Not The Only One Affected

Ripple_Effect_by_LilCoroner“What affects one in a major way, affects all in a minor way.”
Martin Luther King Jr.

When something happens to you, good or bad, it’s easy to think you’re the only one affected by it, but that just isn’t so.

I’ve mentioned before that my father molested me when I was young.  I don’t know exactly when it started–though, with many clues, I’ve deduced it was before the age of five–and it ended at the age of ten when I told him that I understood what he was doing and why (thanks to an article I’d read a couple years before), but that I also knew it wasn’t right and that I wasn’t comfortable staying the night with him anymore.  Then I called my mom, asked her to come pick me up (they’d been divorced for a few years), and didn’t stay overnight at Dad’s house again until I was a teenager.

Mom was pissed at Dad when she found out, and told me that she’d made sure my dad knew the ONLY reason he wasn’t rotting in jail was because I’d begged her not to turn him in.  I’d done that because David, my brother, lived with Dad and it would’ve devastated him to have to move back with Mom and me.  Not to mention that it would’ve driven an even bigger rift between David and Mom.

What I didn’t know was that both my mom and David carried around their own feelings about this act for several years.  I had somehow naively assumed that–once a few years had passed–they wouldn’t be affected by the instance anymore.  I knew I would be for many years to come in ways I couldn’t even imagine, but I thought that this was something that had happened to ME, not to them.

For years after it was over, my mom would often say how she couldn’t believe that my dad had done this to her; that there was no way he could have hurt her more than this one act.  I actually used to get mad at her every time she’d say it, because she wasn’t the one who’d been physically violated, and I felt like she was trying to take the experience away from me and make it about her.  It sounded like she thought Dad had done this on purpose just to hurt her, and it used to anger me a lot until I realized that she was dealing with the pain of knowing she’d once loved a man who had committed this atrocity.  Thankfully I have no idea how agonizing that must’ve been for her, but I can now understand why this thing from our past haunted her so.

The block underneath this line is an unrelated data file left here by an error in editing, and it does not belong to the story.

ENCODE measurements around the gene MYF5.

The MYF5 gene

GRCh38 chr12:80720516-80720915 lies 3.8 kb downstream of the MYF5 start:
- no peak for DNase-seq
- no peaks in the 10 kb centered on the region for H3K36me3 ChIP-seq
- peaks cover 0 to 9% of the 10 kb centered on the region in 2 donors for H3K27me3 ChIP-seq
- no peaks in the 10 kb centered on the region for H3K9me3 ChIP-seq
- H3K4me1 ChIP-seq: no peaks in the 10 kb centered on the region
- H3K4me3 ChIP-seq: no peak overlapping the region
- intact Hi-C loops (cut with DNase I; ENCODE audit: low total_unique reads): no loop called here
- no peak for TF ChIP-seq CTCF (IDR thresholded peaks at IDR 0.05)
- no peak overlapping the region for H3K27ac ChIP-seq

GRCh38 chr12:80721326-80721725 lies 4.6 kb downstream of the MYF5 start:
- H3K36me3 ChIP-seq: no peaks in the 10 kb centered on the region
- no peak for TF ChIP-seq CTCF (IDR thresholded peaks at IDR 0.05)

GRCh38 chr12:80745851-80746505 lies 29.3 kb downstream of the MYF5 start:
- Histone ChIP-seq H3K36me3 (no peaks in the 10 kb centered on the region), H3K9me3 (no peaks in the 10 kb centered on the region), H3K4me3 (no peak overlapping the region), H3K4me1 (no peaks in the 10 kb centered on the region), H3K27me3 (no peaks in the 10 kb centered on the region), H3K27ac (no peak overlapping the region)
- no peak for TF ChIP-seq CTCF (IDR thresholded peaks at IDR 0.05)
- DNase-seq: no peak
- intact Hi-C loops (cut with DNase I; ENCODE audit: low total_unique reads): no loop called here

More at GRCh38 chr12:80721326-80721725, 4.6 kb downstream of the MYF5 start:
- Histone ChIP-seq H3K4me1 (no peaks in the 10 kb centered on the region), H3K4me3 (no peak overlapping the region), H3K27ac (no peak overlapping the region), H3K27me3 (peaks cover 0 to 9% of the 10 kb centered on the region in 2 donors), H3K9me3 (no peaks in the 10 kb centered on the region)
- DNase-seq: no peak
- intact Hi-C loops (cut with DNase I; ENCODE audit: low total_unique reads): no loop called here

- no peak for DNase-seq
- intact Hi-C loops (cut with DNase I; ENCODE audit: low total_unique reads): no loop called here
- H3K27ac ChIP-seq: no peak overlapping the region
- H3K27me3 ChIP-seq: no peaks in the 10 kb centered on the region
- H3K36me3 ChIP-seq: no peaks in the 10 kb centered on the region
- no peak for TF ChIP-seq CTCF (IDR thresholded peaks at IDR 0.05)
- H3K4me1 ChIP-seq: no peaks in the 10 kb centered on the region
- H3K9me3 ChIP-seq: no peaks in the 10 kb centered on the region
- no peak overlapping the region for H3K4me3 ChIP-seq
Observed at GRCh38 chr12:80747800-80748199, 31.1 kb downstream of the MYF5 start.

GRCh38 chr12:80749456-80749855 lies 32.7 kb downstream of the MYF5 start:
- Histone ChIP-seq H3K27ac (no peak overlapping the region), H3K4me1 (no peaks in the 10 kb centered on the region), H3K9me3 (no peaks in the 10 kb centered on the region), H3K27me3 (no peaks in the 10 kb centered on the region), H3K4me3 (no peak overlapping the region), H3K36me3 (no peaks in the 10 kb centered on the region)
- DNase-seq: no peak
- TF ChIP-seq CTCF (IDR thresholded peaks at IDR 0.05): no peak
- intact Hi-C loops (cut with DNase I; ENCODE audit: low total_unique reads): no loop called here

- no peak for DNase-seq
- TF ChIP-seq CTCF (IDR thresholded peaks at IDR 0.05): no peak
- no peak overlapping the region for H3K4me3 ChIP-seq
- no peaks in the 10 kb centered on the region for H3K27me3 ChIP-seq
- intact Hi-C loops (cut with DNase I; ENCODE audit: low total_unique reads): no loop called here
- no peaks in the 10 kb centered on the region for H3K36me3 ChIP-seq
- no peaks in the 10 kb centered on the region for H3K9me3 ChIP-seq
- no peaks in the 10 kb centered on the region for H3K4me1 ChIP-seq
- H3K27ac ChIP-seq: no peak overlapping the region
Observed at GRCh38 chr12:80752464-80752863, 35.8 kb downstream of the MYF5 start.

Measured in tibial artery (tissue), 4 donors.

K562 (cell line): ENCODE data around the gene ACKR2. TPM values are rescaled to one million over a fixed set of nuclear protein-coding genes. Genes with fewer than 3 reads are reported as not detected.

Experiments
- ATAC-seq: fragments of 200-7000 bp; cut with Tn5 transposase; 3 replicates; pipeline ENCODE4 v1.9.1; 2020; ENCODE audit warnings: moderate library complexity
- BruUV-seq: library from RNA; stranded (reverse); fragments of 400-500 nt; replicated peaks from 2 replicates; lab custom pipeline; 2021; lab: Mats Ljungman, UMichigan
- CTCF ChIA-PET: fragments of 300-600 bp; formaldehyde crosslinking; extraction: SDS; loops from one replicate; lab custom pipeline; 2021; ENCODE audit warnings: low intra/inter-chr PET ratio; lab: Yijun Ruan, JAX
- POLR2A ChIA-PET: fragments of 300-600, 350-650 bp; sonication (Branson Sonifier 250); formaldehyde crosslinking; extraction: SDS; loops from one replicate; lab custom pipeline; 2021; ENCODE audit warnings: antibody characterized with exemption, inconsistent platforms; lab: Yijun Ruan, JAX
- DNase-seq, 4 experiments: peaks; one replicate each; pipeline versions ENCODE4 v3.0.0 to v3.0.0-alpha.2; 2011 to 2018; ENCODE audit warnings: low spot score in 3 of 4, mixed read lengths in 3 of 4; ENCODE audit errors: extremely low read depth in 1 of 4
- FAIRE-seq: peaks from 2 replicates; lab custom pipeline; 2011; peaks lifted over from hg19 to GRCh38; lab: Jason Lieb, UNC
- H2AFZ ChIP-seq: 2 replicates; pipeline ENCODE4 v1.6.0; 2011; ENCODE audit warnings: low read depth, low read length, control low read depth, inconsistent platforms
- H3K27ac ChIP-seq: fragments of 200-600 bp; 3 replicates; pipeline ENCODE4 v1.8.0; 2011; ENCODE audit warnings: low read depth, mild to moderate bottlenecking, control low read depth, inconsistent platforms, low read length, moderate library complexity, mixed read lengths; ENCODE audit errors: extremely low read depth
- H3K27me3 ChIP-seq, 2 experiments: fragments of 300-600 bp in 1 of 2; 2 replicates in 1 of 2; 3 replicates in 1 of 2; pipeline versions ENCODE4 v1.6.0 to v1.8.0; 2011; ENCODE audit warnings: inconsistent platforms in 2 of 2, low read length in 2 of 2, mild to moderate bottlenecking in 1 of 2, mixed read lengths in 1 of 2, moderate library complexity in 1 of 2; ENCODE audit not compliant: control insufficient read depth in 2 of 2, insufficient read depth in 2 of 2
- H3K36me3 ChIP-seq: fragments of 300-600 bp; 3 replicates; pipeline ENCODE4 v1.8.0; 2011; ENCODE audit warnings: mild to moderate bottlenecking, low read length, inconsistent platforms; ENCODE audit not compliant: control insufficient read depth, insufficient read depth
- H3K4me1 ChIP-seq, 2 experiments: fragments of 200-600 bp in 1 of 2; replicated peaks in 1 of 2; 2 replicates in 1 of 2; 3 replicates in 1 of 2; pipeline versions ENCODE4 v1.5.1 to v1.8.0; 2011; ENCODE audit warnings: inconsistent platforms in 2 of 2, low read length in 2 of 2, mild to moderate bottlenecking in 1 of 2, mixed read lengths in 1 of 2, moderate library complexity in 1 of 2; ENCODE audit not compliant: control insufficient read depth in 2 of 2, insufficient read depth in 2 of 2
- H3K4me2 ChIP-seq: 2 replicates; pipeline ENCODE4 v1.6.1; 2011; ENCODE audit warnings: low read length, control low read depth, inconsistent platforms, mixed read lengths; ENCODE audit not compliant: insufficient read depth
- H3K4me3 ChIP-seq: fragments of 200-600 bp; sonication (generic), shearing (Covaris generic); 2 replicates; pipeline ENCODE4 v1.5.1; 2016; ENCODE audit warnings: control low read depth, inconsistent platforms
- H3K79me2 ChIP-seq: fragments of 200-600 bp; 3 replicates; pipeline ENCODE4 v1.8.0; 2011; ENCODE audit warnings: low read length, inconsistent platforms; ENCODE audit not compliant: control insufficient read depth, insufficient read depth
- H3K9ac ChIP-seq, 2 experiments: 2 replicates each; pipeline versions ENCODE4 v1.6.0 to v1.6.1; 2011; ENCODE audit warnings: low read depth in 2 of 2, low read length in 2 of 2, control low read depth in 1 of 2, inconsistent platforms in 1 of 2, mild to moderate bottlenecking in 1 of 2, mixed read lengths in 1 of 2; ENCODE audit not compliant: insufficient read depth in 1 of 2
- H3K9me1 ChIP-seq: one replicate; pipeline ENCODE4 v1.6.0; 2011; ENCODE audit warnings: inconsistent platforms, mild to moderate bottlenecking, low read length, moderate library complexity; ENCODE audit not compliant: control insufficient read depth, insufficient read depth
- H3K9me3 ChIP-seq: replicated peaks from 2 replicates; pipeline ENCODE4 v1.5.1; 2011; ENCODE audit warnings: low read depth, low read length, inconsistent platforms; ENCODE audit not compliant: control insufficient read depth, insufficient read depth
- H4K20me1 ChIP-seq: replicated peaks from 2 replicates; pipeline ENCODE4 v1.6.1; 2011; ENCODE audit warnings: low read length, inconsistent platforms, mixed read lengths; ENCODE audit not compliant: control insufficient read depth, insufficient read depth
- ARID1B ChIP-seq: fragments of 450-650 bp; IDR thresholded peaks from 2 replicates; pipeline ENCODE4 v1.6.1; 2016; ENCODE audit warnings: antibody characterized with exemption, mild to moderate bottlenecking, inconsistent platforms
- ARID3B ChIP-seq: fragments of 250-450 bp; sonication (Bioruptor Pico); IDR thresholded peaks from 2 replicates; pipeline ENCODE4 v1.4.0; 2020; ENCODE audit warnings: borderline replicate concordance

My brother, David, reacted with anger, as he’s prone to do.  I had journaled about my experience, because I thought that I would one day write my autobiography, and wanted to be able to go back and see how I’d felt about it in my youth.  After I’d moved out of my mom’s house, David came across the journal while he was living with her for a while.  He burned it after he read it, and when I found out a couple years later that he’d done so, I was pissed because he’d destroyed something that was personal.  He explained that he didn’t want other people knowing this thing about our father, because he didn’t want them to think badly of him.  I was still angry that he’d burned my property, but I could understand that he was embarrassed by what Dad had done and how others might perceive it.  It doesn’t excuse what he did, but it does help explain it.

Through the years, I’ve been leery of telling people about this part of my history, partially for the same embarrassment reason, and partly because I know molestation (or sexual abuse of any kind) is such a hot button for people.  When I have told people about it, I’ve received reactions spanning the entire spectrum of human emotions.  From anger or pity to shock that I seem so “well adjusted” in spite of this event, you name it, I’ve seen it.

It’s become obvious to me that even the people who were never there all those years ago–and who are only hearing about this as a story told so often that I have no emotions attached to it anymore–are also affected by the experience.  Even if it’s in no other way than how they now look at me as a person, something about them is changed by this act, too.